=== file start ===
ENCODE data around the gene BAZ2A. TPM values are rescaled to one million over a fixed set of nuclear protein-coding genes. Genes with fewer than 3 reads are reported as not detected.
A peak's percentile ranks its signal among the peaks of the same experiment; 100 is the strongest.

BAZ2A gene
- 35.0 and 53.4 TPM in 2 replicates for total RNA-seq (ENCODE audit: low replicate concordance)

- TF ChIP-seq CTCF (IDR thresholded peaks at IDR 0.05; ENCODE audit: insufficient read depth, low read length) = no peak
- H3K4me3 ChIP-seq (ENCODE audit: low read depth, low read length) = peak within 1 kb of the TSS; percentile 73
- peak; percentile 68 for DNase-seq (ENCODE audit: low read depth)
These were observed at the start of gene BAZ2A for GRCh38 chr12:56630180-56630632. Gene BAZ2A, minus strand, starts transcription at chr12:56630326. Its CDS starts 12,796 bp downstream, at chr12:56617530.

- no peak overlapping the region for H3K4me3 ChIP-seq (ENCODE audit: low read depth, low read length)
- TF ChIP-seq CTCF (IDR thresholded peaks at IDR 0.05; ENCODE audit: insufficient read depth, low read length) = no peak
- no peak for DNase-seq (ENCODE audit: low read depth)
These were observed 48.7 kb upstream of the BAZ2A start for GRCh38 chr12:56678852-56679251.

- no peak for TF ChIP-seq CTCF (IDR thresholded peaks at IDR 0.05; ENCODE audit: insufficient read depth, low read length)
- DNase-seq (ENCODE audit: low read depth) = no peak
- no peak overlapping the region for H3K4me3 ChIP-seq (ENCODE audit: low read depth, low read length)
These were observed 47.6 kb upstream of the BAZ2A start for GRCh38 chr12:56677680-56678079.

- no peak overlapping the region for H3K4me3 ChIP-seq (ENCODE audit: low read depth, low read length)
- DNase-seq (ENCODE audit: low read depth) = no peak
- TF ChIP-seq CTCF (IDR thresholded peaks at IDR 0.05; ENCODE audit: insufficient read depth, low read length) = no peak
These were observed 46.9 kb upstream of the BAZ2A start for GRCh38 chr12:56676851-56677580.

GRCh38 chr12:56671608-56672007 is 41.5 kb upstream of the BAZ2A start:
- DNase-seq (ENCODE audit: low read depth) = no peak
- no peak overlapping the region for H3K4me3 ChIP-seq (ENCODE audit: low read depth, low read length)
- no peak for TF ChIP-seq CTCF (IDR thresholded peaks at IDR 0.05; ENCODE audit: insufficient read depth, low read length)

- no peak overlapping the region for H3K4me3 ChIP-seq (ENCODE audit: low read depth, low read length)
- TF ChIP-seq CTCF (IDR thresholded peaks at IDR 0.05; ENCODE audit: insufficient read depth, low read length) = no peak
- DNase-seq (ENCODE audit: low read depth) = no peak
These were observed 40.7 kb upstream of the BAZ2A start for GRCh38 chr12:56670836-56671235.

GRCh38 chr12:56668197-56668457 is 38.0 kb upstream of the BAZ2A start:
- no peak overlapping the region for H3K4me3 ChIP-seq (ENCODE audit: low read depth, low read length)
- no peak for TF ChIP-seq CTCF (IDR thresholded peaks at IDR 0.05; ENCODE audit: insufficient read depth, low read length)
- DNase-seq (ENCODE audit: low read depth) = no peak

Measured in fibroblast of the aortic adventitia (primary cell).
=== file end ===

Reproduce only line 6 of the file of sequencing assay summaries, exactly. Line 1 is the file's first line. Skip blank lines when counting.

- H3K4me3 ChIP-seq (ENCODE audit: low read depth, low read length) = peak within 1 kb of the TSS; percentile 73